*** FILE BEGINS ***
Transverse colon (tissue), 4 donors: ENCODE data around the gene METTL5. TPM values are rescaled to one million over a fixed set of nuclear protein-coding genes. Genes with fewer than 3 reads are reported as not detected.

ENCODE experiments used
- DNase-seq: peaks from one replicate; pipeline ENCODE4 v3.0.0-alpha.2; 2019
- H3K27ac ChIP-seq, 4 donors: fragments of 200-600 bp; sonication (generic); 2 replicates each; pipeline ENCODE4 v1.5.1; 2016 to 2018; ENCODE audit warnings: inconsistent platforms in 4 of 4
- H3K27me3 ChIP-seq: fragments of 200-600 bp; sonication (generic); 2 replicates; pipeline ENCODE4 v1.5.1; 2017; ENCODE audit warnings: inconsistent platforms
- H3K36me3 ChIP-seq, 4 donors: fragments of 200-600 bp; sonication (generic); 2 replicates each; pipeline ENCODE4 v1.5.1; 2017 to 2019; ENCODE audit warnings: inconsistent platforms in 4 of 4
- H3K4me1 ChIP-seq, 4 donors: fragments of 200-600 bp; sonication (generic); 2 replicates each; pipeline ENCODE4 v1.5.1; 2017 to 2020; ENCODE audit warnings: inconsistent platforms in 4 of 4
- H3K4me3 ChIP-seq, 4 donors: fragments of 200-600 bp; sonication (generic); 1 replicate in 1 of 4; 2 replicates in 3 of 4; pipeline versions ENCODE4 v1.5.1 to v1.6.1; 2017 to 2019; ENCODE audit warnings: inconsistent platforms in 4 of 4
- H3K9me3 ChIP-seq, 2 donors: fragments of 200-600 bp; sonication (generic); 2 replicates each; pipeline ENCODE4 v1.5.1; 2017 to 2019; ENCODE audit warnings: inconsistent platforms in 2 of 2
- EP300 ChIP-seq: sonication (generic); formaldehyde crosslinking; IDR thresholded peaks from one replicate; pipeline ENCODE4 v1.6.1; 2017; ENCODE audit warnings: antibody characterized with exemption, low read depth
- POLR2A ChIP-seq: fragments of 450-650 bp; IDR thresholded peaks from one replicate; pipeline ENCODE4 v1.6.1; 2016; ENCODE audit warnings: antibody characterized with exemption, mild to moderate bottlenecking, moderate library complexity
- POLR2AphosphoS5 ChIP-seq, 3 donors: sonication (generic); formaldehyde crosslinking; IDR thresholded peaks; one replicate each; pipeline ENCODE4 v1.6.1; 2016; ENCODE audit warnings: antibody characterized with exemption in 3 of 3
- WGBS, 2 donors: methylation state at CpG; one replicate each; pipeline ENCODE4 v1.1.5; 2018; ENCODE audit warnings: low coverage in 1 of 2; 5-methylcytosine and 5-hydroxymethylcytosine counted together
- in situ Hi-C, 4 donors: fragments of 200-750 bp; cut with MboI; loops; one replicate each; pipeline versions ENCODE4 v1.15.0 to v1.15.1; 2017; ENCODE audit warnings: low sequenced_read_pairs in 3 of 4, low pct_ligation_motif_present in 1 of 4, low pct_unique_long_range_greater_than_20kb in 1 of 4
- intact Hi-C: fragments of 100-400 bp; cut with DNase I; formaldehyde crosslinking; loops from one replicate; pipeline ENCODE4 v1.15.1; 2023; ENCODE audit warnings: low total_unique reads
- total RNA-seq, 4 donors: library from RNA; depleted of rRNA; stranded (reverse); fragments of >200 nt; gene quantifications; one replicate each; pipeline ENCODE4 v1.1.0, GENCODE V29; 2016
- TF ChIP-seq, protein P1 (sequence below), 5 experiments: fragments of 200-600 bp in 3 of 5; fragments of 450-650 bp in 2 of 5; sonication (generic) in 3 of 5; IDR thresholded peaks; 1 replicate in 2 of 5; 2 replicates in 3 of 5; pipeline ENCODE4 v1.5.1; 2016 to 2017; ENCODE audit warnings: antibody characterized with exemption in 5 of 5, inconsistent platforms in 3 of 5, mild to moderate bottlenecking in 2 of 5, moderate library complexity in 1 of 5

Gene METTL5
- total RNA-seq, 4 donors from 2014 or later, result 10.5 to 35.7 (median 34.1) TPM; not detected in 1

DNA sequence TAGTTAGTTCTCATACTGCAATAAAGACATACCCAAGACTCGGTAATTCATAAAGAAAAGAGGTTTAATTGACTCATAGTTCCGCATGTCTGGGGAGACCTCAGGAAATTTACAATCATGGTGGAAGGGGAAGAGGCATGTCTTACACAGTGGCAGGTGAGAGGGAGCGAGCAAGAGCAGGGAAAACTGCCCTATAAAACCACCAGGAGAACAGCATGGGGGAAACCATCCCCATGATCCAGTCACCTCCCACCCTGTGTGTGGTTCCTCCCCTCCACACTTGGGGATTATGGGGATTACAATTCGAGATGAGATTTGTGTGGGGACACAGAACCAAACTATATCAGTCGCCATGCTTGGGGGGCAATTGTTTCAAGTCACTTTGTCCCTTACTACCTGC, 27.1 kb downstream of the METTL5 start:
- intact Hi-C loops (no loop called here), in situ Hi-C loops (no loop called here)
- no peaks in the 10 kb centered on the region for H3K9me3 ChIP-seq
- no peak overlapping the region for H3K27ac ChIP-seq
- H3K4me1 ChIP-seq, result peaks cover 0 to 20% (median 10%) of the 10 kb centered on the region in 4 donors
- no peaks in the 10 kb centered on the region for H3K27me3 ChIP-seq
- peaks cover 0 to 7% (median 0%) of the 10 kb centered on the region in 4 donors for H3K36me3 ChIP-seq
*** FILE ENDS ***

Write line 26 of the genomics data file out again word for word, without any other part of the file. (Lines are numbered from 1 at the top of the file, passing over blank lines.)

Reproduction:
- peaks cover 0 to 7% (median 0%) of the 10 kb centered on the region in 4 donors for H3K36me3 ChIP-seq